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April 14, 2021

New Netflix docuseries questions the meaning of a crime

By ANDREW SHIBUYA | February 26, 2021

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JIM WINSTEAD / CC BY 2.0

Hotel Cecil’s haunting reputation lives on as Netflix zooms in on a former inhabitant’s disappearance. 

A 21-year-old woman disappears for three weeks in a Los Angeles hotel infamous for its history of crimes and murders. The last seen footage of her raises more questions than answers and becomes a viral sensation. What happens next?

Netflix’s new docuseries The Vanishing at the Cecil Hotel attempts to elucidate the 2013 disappearance and death of Canadian Elisa Lam and the difficulties and challenges of solving crimes in the age of the internet. The series focuses on the great variety of factors in Lam’s death, from her vast history of social media posts chronicling her mental health to the dilapidated stretch of Los Angeles that the hotel occupies.

In order to achieve the scope of perspective that one might argue this case deserves, the series features a variety of people with some degree of connection to the case, ranging from the man who found her body to miscellaneous YouTubers who chronicled the case on their channels. Personally, I found that one of the more remarkable features of the docuseries was the decision to include these YouTubers, referred to frequently as “internet sleuths.”

Following the failure of the Los Angeles Police Department (LAPD) to generate any sound leads on Lam’s whereabouts (before her body was found), the team working on Lam’s case decided to post the last-seen footage of her before her disappearance. The eerie video shows her in an elevator, pressing all of the buttons at once, moving about erratically and gesticulating wildly to an audience that may or may not have been there.

Upon the greater internet’s discovery of the video, which went viral after being posted to YouTube, the LAPD received a great onslaught of calls from concerned watchers, none of which were of any value to the case. YouTubers began posting relentlessly, to the greater hindrance of the investigation. Some morbid fans sought Lam themselves, tracking her every last step.

This idea of virality was very much a new frontier in 2013, and the Lam case was one of the first criminal investigations that saw great chunks of the internet playing an important role. As such, the inclusion of these internet sleuths in the series — none of whom had any relation to Lam prior to her death — might seem strange at first glance. Their personal additions are wholly speculative and seem to serve only to convolute and contradict the findings of the official investigation. So why include them?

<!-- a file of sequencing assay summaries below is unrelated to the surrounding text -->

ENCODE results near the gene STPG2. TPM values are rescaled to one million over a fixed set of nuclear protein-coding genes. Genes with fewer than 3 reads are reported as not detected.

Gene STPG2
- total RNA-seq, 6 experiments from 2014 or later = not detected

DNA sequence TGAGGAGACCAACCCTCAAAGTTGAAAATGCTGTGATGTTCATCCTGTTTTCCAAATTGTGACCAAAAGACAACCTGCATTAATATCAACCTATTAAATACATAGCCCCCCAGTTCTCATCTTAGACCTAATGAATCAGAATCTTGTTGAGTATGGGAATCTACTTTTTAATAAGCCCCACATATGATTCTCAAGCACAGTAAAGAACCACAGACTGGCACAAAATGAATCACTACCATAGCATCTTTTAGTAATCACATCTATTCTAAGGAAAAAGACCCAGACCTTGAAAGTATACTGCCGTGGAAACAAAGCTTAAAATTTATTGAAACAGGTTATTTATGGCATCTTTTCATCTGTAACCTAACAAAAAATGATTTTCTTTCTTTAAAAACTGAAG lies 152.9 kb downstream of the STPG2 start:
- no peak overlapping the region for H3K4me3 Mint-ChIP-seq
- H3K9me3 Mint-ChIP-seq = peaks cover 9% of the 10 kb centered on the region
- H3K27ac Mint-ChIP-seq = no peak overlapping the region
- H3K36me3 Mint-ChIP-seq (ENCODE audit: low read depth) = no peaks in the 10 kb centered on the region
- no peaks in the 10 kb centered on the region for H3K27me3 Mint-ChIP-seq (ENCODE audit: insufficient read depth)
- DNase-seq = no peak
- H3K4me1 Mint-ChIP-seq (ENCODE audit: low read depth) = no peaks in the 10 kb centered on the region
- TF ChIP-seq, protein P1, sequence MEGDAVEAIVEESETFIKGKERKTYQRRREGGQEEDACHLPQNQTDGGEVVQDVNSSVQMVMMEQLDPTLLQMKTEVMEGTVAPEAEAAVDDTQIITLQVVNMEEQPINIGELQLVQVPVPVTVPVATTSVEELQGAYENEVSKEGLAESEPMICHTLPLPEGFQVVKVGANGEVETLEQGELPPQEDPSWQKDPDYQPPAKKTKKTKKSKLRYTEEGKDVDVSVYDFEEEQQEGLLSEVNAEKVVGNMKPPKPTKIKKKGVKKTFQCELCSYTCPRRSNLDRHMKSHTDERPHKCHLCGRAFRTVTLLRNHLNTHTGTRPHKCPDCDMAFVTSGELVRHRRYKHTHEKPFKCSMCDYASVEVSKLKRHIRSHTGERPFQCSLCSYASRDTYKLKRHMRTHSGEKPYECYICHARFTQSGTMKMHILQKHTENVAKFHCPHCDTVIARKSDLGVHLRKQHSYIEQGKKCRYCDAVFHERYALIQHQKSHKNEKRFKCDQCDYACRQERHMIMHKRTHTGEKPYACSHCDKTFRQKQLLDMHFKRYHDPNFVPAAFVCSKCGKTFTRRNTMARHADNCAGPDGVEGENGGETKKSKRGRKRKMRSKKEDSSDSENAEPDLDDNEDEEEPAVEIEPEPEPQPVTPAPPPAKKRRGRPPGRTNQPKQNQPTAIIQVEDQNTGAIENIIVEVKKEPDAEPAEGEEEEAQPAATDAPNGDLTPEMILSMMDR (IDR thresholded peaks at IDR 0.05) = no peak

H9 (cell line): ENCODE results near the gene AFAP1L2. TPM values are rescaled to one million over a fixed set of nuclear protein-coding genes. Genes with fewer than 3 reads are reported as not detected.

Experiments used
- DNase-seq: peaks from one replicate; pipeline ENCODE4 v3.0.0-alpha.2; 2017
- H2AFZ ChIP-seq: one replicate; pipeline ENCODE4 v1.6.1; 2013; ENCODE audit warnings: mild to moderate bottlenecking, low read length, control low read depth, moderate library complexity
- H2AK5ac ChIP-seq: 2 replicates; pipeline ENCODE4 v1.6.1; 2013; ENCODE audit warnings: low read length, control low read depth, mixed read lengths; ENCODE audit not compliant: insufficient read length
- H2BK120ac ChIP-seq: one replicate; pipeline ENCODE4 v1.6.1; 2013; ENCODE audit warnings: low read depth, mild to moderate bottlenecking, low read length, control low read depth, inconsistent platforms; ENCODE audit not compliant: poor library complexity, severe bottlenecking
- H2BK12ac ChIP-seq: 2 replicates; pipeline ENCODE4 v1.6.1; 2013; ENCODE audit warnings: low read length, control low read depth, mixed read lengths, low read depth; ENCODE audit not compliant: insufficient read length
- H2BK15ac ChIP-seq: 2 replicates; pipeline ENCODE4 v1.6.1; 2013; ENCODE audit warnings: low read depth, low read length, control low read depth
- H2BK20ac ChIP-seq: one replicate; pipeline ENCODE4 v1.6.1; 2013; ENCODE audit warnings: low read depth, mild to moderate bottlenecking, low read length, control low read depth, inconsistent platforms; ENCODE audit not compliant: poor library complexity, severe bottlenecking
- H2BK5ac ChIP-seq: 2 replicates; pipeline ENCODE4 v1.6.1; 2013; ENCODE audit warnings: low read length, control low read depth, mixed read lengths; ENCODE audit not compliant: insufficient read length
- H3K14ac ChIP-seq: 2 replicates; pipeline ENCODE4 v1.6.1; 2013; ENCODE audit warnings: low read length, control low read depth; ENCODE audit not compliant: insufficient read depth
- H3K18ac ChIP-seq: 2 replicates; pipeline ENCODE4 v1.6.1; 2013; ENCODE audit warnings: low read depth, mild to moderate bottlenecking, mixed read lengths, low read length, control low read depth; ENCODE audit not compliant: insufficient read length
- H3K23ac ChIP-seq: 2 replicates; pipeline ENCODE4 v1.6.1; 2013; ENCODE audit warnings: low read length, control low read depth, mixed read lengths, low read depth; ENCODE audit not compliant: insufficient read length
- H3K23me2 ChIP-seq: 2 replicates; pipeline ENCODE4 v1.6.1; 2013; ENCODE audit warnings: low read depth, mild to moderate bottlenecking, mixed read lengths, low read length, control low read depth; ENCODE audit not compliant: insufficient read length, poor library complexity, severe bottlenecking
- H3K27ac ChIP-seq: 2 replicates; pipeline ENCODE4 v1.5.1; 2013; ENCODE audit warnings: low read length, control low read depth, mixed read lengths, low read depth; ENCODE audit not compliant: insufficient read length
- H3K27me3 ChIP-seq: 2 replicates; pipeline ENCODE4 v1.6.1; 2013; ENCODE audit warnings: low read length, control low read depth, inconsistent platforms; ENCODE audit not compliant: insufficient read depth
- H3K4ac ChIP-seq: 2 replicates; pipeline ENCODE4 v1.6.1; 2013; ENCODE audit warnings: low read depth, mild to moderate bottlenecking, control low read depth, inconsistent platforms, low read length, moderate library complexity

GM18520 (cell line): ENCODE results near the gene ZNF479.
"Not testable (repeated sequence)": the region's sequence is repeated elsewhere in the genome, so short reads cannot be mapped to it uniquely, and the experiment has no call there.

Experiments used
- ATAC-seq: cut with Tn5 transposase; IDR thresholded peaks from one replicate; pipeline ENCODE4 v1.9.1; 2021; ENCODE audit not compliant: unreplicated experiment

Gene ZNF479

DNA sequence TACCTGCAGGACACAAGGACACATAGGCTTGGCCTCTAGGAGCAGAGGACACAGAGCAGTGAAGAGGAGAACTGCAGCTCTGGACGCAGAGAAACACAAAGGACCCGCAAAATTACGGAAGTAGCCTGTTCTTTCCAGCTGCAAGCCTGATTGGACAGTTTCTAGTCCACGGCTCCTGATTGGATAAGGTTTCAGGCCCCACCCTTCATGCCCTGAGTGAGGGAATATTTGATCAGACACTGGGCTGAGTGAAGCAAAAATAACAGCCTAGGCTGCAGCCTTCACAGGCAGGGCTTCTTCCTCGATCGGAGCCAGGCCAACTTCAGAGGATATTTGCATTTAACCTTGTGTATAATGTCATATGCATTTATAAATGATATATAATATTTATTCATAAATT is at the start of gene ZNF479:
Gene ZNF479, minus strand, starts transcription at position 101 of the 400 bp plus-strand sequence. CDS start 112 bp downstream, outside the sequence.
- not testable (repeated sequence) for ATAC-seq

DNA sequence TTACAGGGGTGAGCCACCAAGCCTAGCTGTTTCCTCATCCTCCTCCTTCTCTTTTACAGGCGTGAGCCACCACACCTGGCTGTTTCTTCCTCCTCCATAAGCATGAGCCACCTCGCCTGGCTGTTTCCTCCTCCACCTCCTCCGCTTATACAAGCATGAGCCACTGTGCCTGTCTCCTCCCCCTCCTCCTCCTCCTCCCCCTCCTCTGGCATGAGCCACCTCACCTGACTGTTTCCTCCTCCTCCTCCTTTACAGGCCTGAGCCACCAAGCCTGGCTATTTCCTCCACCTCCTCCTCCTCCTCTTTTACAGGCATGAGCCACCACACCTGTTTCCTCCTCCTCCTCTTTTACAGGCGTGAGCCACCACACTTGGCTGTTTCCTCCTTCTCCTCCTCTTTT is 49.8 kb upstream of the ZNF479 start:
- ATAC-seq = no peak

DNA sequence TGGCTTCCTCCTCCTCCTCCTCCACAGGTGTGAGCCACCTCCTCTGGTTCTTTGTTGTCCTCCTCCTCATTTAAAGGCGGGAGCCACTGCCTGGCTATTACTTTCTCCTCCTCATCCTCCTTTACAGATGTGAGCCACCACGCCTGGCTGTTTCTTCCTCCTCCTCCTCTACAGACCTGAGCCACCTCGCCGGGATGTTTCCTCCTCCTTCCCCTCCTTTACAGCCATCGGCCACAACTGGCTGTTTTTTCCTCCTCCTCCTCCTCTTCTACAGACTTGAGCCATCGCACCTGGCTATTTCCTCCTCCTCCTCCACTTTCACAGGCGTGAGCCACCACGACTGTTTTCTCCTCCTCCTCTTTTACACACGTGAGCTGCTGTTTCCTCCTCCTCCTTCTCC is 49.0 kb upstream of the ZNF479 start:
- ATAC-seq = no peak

This is certainly a contentious question, and one must consider the intentionality of the series as a whole. I found that through their inclusion, the series is able to gesture loosely to important and topical questions with respect to the involvement of the internet in criminal cases. How far is too far for these internet sleuths? 

I can also see, however, how one could argue that the show uses outlandish conspiracies to draw out the drama and embellish the case, thus cheapening the story and Lam’s death as a whole.

The Vanishing at the Cecil Hotel is at its best when it engages with these modern dilemmas, only some of which are raised intentionally. In fact, what the series does not explicitly address is often far more thought-provoking than the actual narrative. For example, an important question that the show inadvertently raises pertains to the ethical implications of making a show singularly about one’s death. I couldn’t help but consider if it is a disservice to Lam’s life to further cement her legacy solely as a mysterious death and the accompanying internet frenzy.

Moreover, though the docuseries clearly intends to entertain, its focus on conspiracy theories instead of the complexities of Lam’s mental health and suffering likewise seems to detract from her story as a whole. It is worth asking whether the creators actually intended to tell the story or if they were more interested in the viral phenomenon that ensued.

Unfortunately, it seems as though the focus is placed more on the latter, with the actual investigation given almost equal weight to what the internet speculators have to say. In all fairness, though, these things are not entirely inextricable. This case would not be as singular as it is without the great amount of attention it garnered online.

This said, The Vanishing at the Cecil Hotel is a decent watch overall. It uses many tried and true tricks of crime documentaries and unnecessarily embellishes a fascinating case. But at the same time, it raises interesting questions about the nature of our morbid fascination with crime and the unsettling reality of internet culture. Ultimately, the series is nothing special with respect to the greater genre of crime documentaries but is unique in its questioning of internet culture and the moral quandaries that accompany it.

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